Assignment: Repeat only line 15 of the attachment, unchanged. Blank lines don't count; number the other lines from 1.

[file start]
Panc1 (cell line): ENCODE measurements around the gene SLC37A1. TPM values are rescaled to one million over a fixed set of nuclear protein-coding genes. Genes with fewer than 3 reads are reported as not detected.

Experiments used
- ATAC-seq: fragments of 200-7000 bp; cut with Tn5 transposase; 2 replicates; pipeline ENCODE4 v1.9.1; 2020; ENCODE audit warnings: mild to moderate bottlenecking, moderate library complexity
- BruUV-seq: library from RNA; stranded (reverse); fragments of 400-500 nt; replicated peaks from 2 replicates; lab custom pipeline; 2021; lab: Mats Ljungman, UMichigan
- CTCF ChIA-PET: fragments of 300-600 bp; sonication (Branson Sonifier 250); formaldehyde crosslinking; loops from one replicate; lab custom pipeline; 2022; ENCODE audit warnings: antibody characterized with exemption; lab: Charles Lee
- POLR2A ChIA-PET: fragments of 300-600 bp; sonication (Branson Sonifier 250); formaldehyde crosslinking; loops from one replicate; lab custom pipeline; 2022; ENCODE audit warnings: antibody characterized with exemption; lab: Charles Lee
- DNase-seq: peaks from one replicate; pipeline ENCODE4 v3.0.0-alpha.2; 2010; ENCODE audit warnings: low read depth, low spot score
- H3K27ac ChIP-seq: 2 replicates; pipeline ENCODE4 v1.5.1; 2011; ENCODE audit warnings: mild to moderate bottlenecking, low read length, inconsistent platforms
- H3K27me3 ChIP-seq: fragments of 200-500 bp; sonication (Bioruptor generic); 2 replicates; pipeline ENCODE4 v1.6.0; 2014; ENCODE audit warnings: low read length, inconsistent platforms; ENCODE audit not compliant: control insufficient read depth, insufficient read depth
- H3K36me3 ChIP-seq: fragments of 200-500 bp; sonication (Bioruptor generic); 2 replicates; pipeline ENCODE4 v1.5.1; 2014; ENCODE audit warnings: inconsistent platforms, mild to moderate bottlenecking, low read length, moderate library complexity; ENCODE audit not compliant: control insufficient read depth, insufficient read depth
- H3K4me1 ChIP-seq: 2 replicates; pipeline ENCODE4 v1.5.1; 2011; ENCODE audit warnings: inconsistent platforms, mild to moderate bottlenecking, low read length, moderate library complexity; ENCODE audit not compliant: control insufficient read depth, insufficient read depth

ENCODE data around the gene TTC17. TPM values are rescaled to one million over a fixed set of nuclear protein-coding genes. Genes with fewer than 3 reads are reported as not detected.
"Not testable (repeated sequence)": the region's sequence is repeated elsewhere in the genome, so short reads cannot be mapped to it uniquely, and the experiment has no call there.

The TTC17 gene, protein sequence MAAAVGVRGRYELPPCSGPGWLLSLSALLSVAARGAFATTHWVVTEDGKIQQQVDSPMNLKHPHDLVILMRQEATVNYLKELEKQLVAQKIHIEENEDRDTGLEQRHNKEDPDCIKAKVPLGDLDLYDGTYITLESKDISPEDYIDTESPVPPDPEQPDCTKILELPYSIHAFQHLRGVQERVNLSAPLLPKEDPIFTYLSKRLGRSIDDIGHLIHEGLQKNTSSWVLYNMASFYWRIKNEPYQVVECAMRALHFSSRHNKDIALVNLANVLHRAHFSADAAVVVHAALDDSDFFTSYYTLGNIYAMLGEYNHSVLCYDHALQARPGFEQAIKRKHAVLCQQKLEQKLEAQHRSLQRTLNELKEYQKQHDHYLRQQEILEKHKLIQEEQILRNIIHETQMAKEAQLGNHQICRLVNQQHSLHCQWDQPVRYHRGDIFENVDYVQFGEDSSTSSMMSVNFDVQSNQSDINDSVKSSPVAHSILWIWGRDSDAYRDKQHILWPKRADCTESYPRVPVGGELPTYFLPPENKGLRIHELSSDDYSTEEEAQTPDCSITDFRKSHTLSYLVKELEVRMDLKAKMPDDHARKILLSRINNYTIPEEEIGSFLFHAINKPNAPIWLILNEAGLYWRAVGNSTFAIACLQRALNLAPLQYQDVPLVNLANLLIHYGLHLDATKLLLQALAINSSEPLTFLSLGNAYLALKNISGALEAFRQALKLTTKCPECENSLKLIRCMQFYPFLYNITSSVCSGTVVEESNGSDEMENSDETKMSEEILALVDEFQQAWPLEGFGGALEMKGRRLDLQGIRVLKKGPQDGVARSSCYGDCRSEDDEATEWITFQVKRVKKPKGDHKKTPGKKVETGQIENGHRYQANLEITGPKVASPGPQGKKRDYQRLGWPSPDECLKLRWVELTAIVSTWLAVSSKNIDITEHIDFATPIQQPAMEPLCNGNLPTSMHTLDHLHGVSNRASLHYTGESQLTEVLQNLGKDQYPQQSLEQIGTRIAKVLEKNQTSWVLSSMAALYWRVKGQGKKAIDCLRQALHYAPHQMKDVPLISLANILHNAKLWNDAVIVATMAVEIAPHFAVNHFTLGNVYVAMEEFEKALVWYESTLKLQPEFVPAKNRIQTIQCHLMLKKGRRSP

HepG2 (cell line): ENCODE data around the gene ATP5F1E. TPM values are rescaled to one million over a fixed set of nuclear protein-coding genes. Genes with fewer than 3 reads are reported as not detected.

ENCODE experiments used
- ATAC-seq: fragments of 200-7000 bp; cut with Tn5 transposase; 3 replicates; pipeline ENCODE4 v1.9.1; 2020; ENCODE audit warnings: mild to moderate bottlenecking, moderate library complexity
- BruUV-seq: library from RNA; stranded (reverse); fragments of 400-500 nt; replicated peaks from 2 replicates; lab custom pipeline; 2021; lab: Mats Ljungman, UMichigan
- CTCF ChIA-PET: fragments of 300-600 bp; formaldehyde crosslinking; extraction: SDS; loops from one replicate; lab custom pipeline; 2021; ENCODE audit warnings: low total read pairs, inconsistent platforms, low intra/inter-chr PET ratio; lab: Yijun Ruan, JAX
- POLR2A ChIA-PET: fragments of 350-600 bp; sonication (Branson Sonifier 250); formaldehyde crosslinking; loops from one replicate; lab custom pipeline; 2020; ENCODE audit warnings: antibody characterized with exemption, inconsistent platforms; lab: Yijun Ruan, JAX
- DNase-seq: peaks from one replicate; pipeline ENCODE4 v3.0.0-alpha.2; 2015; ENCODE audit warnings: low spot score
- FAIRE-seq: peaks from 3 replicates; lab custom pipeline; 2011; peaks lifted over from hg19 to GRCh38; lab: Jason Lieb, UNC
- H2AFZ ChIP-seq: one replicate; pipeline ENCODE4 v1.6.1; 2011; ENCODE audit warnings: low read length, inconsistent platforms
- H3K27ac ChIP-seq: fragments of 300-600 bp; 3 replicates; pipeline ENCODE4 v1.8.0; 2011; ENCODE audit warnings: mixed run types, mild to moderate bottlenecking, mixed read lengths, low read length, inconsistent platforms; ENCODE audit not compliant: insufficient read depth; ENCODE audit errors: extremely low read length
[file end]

HepG2 (cell line): ENCODE data around the gene ATP5F1E. TPM values are rescaled to one million over a fixed set of nuclear protein-coding genes. Genes with fewer than 3 reads are reported as not detected.